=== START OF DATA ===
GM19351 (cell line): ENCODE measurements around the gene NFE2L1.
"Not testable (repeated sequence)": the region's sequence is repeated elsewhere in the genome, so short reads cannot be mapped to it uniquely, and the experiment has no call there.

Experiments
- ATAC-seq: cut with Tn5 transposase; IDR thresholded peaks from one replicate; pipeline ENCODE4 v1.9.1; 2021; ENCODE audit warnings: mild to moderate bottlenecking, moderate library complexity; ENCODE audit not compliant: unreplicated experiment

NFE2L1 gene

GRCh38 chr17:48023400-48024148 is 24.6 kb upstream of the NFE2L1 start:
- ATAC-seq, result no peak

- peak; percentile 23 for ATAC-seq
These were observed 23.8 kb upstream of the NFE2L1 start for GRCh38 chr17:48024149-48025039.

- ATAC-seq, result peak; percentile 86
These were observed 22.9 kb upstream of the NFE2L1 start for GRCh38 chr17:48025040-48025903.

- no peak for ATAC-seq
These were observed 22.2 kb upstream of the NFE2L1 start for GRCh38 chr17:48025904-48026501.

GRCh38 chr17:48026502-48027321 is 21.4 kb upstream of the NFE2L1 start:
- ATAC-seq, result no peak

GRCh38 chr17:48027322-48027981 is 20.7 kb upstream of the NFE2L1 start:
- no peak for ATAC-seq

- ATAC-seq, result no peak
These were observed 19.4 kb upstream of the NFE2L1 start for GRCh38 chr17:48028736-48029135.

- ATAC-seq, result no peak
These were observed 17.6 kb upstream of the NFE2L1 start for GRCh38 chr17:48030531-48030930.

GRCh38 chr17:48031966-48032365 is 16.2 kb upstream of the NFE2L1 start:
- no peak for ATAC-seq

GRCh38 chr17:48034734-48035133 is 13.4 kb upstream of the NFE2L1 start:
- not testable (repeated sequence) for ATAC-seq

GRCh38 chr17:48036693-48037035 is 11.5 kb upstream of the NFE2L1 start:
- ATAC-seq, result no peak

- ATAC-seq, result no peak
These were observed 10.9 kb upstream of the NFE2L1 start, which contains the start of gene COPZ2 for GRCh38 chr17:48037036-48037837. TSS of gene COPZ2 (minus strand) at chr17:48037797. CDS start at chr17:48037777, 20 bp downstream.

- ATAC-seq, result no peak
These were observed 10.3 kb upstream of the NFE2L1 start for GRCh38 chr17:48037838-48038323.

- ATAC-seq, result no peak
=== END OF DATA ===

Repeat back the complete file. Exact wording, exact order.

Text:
GM19351 (cell line): ENCODE measurements around the gene NFE2L1.
"Not testable (repeated sequence)": the region's sequence is repeated elsewhere in the genome, so short reads cannot be mapped to it uniquely, and the experiment has no call there.

Experiments
- ATAC-seq: cut with Tn5 transposase; IDR thresholded peaks from one replicate; pipeline ENCODE4 v1.9.1; 2021; ENCODE audit warnings: mild to moderate bottlenecking, moderate library complexity; ENCODE audit not compliant: unreplicated experiment

NFE2L1 gene

GRCh38 chr17:48023400-48024148 is 24.6 kb upstream of the NFE2L1 start:
- ATAC-seq, result no peak

- peak; percentile 23 for ATAC-seq
These were observed 23.8 kb upstream of the NFE2L1 start for GRCh38 chr17:48024149-48025039.

- ATAC-seq, result peak; percentile 86
These were observed 22.9 kb upstream of the NFE2L1 start for GRCh38 chr17:48025040-48025903.

- no peak for ATAC-seq
These were observed 22.2 kb upstream of the NFE2L1 start for GRCh38 chr17:48025904-48026501.

GRCh38 chr17:48026502-48027321 is 21.4 kb upstream of the NFE2L1 start:
- ATAC-seq, result no peak

GRCh38 chr17:48027322-48027981 is 20.7 kb upstream of the NFE2L1 start:
- no peak for ATAC-seq

- ATAC-seq, result no peak
These were observed 19.4 kb upstream of the NFE2L1 start for GRCh38 chr17:48028736-48029135.

- ATAC-seq, result no peak
These were observed 17.6 kb upstream of the NFE2L1 start for GRCh38 chr17:48030531-48030930.

GRCh38 chr17:48031966-48032365 is 16.2 kb upstream of the NFE2L1 start:
- no peak for ATAC-seq

GRCh38 chr17:48034734-48035133 is 13.4 kb upstream of the NFE2L1 start:
- not testable (repeated sequence) for ATAC-seq

GRCh38 chr17:48036693-48037035 is 11.5 kb upstream of the NFE2L1 start:
- ATAC-seq, result no peak

- ATAC-seq, result no peak
These were observed 10.9 kb upstream of the NFE2L1 start, which contains the start of gene COPZ2 for GRCh38 chr17:48037036-48037837. TSS of gene COPZ2 (minus strand) at chr17:48037797. CDS start at chr17:48037777, 20 bp downstream.

- ATAC-seq, result no peak
These were observed 10.3 kb upstream of the NFE2L1 start for GRCh38 chr17:48037838-48038323.

- ATAC-seq, result no peak